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I had the good fortune to see Hamilton last month. The audience reaction to songs about the American Revolution and establishing a national bank was almost as impressive as the show itself. I also watched two other emotionally charged three-hour productions in April. These weren’t Broadway musicals about government, though. They were Board of Trustee meetings in my township of 42,000 people. And they evoked the same amount of emotion in both the players and spectators.Our local elected officials were debating a new tax intended to help offset a big public pension and retirement benefit shortfall. Not only did charges of intellectual dishonesty and financial shenanigans fly across the table, so did a pile of papers. If people dueled in 2019 like Aaron Burr and Alexander Hamilton did in 1804, a couple of township trustees might have been drawing pistols at dawn.
Our shortfall issue isn’t unique. Many local governments across my state of Michigan face the same issue; and addressing it implies a trade-off between tax increases or service cuts.
Indeed, half the nation’s states have saved too little to cover the pension benefits they promised to public sector employees such as teachers, firefighters, and police. Instead, as my Urban Institute colleague Richard Johnson has written, state governments have been underfunding pensions for decades, a problem that worsened during the Great Recession. Over the past decade, state and local governments have been trying to fill the hole. Rich estimates government contributions to public pensions have increased by 76 percent.
But catching up forces state and local governments to choose between raising taxes and cutting current services. As Rich told the PBS documentary show Frontline residents “are the ones who are either going to have to pay [or] accept fewer services, because a bigger share of their tax money will have to go to close this funding gap.”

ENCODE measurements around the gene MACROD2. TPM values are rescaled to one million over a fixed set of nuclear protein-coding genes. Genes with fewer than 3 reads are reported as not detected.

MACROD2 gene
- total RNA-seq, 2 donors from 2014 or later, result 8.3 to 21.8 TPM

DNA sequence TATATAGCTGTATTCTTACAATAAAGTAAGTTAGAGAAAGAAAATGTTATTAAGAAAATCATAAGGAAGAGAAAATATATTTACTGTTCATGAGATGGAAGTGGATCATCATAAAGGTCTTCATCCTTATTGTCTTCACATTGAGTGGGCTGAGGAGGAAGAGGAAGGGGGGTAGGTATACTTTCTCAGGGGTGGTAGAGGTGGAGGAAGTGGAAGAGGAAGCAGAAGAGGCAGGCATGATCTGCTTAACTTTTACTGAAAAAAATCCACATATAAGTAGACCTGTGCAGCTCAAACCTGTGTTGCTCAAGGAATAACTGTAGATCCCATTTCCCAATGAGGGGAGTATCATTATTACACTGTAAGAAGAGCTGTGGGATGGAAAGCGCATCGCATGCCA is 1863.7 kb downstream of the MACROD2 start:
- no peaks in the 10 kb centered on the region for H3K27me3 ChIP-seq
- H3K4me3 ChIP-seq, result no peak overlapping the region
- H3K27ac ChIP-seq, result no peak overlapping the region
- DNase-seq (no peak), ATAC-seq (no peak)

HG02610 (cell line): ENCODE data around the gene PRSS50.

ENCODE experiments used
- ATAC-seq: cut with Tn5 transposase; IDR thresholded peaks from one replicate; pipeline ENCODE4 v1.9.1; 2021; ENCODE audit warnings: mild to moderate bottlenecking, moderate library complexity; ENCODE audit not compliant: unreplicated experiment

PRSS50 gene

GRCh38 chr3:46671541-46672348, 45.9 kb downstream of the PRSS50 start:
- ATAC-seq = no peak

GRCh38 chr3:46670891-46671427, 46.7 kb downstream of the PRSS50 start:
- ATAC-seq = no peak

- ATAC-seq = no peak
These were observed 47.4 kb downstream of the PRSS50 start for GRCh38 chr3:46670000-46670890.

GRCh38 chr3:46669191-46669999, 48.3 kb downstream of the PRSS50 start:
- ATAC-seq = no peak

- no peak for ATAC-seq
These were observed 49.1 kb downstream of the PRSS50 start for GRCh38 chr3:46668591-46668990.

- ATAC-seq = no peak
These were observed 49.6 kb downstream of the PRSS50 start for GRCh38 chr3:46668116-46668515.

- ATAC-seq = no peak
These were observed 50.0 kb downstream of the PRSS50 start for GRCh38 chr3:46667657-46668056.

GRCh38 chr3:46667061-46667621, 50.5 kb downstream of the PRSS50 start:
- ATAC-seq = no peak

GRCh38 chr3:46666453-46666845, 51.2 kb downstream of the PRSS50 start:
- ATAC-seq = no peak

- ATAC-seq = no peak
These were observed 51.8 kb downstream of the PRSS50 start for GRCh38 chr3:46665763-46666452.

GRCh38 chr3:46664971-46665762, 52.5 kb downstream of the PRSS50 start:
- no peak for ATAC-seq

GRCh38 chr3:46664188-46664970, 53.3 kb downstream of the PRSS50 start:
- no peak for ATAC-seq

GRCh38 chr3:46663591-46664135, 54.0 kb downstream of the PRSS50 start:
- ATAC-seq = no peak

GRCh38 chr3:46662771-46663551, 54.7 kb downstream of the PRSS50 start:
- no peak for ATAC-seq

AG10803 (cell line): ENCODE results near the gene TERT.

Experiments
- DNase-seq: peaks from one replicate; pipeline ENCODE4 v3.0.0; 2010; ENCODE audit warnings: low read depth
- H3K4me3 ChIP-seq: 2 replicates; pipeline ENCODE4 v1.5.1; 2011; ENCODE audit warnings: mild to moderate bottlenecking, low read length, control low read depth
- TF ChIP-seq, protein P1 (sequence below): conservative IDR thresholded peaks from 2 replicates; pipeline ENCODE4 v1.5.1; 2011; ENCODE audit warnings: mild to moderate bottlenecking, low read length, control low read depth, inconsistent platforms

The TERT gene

Even as states try to solve their own public pension problems, they are also pressuring local governments to do the same. More public sector workers are employed at the local rather than the state level, and the responsible party for pension payments varies by state.
In Michigan, local governments not only fund but manage these pensions. In 2017, then-Governor Rick Snyder signed a Michigan law that gives townships like mine 30 years to fund at least 60 percent of their public pension benefits and 40 percent of their retiree health benefits. Right now, my township has funded 97 percent of its pension liabilities, but only 5.8 percent of its retiree health liabilities. It’s short $162 million.
Some frustrated taxpayers in my community blame the township’s elected officials who, they insist, failed to manage tax revenue properly. They say the current trustees (the majority of whom have been in office for 15 years) should have had the fiscal foresight to spend far less and contribute far more to plans. Perhaps. But they may have been limited by 40 years of state law that curbs their ability to raise taxes.
New research by the University of Texas at Dallas’ Evgenia Gorina finds that localities that depend most heavily on property taxes contribute more to their pension systems than those that rely on other sources of revenue. By contrast, localities that rely on less stable tax revenues or on higher levels of state aid are more likely to face pension problems.
What’s going on in my township? According to the township’s budget, 73.5 percent of its revenue comes from property taxes, but we haven’t made large pension payments. This might be due in part to other limits on local governments in Michigan. Unlike other states, Michigan localities can’t levy a sales tax and since 1978, Michigan voters have limited the ability of townships like mine to raise property taxes without voter approval. State revenue sharing with the township has fallen since 2001. And the number of residents in my township is falling.
Maybe the angry taxpayers in my community are right, and our elected officials should have done more over the previous years to prevent our current public pension and benefit shortfall. Of course, voters would have needed to pressure them to do so earlier, too, when the crisis wasn’t apparent. Now, our pension problem is serious and the state is paying attention. The township has to act.
Or… punt. The township trustees just voted to put the issue to voters in an August ballot. We’ll decide whether or not to approve a Police and Fire Special Assessment District (SAD) tax to begin funding pension and benefit liabilities to the level required by state law without cutting services.
Democracy sure feels better than a duel. But if the angry taxpayers succeed and defeat the SAD tax, the township may have no other choice but to cut services and lay off public employees. It’s true, what Hamilton’s George Washington tells Alexander Hamilton:
“Winning is easy. Governing is harder.”
Posts and comments are solely the opinion of the author and not that of the Tax Policy Center, Urban Institute, or Brookings Institution.
Ryan Stryk/AP Photo